In his evaluation of the business unit managers, Mayes gave Currier the lowest score, a 13 out of a possible 35 points. The others, all of whom were younger than Currier, received scores of 31, 28, 27, 27, 25 and 17. Currier criticizes the Matrix as a vague and “entirely subjective” list of criteria and asserts that his score “defie[d] the objective reality of [his] superb performance over more than 20 years.” He points out that Mayes, who had been in South Berwick for only two years, did not consult with Currier's past supervisors or review his past performance evaluations.
To carry out the Matrix evaluation, Mayes utilized a form in which he circled a number from one to ten next to each of the five designated criteria. The evaluation process did not include a written explanation for Currier's low scores, but Mayes at trial gave three reasons for Currier's unfavorable outcome: his unit's financial performance target was off by more than any other unit's (based on cost per standard hour); his unit had “significant” labor relations problems in 1998 (stemming from an increased expectation that employees work overtime); and he did not perform well in the business development position. The jury also heard, however, that Currier received a merit pay increase in December 1999, nine months after starting the new job and six months before he was terminated.
Currier contended that Mayes' decision-making was infected by age discrimination, and he relied on his record of proven success at Pratt to demonstrate that his supposed poor performance-as reflected in his low Matrix score-was a pretext to mask the real motive. To substantiate his claim that the motive was unlawful age bias, Currier presented the testimony of an expert statistician, Dr. Sat Gupta, who concluded that the RIF disproportionately affected older employees. Gupta reported that the average age of the five employees who were laid off was 53, while the average age of those retained was 45. At one point, he testified that the risk of layoff increased by about “30 thousand percent” with increased age.
The jurors were persuaded that discrimination occurred and rendered a verdict in Currier's favor. On appeal, Pratt contends that they were improperly and unfairly led astray by Gupta's flawed statistics. In particular, Pratt asserts that Gupta incorrectly based his analysis on the total number of salaried employees at the Berwick facility, 183, rather than on the 44 employees in the job categories that Mayes, Pickett and Murphy had designated as subject to the reduction-in-force. The company also complains that Gupta's analysis failed to consider whether any factors other than age and grade-such as the company's need for particular skill sets, salaries or longevity-accounted for the differing treatment among employees. Pratt maintains that, because Gupta's statistics were not drawn from the experience of “similarly situated” employees, his conclusions lacked any probative value and were thus both irrelevant and highly prejudicial. Pratt further asserts that, at a minimum, the court erred in refusing its request to instruct the jury on the limitations of statistical evidence.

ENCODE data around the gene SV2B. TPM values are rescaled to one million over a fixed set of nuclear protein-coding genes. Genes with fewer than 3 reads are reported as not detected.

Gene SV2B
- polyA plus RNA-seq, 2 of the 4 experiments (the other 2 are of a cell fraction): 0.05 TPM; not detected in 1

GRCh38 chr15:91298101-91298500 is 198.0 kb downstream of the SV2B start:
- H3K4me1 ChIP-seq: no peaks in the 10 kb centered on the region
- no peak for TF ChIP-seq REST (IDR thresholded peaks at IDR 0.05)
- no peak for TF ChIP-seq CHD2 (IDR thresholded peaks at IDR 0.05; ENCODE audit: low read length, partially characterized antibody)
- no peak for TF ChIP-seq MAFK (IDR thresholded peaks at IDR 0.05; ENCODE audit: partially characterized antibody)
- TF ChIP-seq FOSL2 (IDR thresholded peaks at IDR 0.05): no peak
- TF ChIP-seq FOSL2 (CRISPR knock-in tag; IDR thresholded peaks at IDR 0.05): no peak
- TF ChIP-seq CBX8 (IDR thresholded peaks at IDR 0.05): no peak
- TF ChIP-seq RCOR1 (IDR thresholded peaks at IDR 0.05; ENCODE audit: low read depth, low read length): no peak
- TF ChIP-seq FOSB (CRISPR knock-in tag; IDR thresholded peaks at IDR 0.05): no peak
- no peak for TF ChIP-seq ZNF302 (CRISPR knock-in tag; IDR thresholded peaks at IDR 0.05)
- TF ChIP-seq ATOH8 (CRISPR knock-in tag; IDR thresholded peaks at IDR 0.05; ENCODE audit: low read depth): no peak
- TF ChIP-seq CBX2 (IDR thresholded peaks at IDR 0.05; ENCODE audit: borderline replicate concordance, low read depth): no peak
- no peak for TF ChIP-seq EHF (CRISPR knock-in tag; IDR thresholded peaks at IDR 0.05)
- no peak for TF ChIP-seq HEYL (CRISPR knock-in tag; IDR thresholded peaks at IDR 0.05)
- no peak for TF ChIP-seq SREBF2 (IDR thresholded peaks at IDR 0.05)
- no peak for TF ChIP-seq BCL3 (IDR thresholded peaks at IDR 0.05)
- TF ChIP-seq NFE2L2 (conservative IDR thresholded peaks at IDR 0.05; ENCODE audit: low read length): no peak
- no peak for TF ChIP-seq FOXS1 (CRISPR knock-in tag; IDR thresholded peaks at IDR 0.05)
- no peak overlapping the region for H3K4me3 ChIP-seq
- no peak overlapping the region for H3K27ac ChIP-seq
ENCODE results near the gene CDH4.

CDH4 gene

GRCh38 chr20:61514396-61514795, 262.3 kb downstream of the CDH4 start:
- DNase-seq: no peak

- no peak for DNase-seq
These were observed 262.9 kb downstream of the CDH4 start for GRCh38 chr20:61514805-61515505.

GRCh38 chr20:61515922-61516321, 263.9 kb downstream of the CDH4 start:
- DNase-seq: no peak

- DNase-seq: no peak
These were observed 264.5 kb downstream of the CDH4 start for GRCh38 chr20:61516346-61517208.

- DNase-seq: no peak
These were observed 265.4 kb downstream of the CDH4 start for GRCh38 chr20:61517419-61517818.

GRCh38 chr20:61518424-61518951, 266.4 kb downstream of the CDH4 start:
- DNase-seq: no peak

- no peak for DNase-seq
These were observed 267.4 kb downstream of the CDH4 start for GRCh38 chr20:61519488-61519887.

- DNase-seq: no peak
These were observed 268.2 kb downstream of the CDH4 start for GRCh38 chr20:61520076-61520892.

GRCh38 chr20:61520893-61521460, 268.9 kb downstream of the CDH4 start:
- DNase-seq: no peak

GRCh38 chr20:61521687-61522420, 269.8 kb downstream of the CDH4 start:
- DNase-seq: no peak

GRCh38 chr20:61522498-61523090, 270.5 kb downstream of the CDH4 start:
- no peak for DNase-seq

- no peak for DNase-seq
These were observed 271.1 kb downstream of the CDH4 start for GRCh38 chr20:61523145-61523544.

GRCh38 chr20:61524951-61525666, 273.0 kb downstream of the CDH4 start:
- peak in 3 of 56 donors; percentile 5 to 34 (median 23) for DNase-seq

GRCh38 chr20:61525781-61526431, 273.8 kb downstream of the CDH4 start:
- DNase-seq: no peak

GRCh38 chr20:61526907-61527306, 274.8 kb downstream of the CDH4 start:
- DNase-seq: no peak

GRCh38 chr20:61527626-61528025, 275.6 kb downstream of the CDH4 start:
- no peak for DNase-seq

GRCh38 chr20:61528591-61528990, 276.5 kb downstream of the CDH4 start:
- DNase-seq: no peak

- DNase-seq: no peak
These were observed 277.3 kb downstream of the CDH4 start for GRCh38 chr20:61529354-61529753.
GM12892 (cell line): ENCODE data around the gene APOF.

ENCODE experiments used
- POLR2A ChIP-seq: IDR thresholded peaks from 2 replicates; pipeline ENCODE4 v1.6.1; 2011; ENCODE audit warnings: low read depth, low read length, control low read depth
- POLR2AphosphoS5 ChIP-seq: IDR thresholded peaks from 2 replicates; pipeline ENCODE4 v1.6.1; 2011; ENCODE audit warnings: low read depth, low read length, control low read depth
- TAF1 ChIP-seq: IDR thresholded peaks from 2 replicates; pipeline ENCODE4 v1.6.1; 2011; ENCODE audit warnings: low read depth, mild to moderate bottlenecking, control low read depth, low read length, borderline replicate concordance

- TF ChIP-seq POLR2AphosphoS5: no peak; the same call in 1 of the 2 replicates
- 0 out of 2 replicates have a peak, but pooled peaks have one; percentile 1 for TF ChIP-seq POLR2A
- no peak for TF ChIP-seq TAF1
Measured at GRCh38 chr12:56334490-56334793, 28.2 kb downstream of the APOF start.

Pratt also argues on appeal that it was entitled to judgment as a matter of law because Currier failed to meet his burden of proving age discrimination. Finally, the company challenges the jury's assessment of damages. We explain below why we find no reversible error on any of these issues.
We begin with Pratt's challenge to the statistical evidence, which it claims warrants a new trial, and then turn to its contention that the evidence presented at trial simply did not add up to a case of age discrimination. The damages issues are addressed briefly in the succeeding section.
A. Admissibility of the Statistical Evidence
Pratt made repeated efforts to exclude Gupta's testimony from the jury's consideration, filing multiple pre-trial motions asserting that his statistical analysis was “unreliable, methodologically unsound, incomplete, and irrelevant.” The company continued to voice its objections at trial and ultimately was awarded a standing objection on the issue. Its primary complaint on appeal is that Gupta's calculations were based on the wrong set of employees; rather than the entire salaried workforce of 183 employees, Pratt maintains that Gupta's data should have been limited either to the six similarly situated business unit managers (plus Currier), or, at most, to the 44 employees who were actually susceptible to layoff. Gupta acknowledged that, if not all salaried employees were subject to layoff, his analysis would be distorted.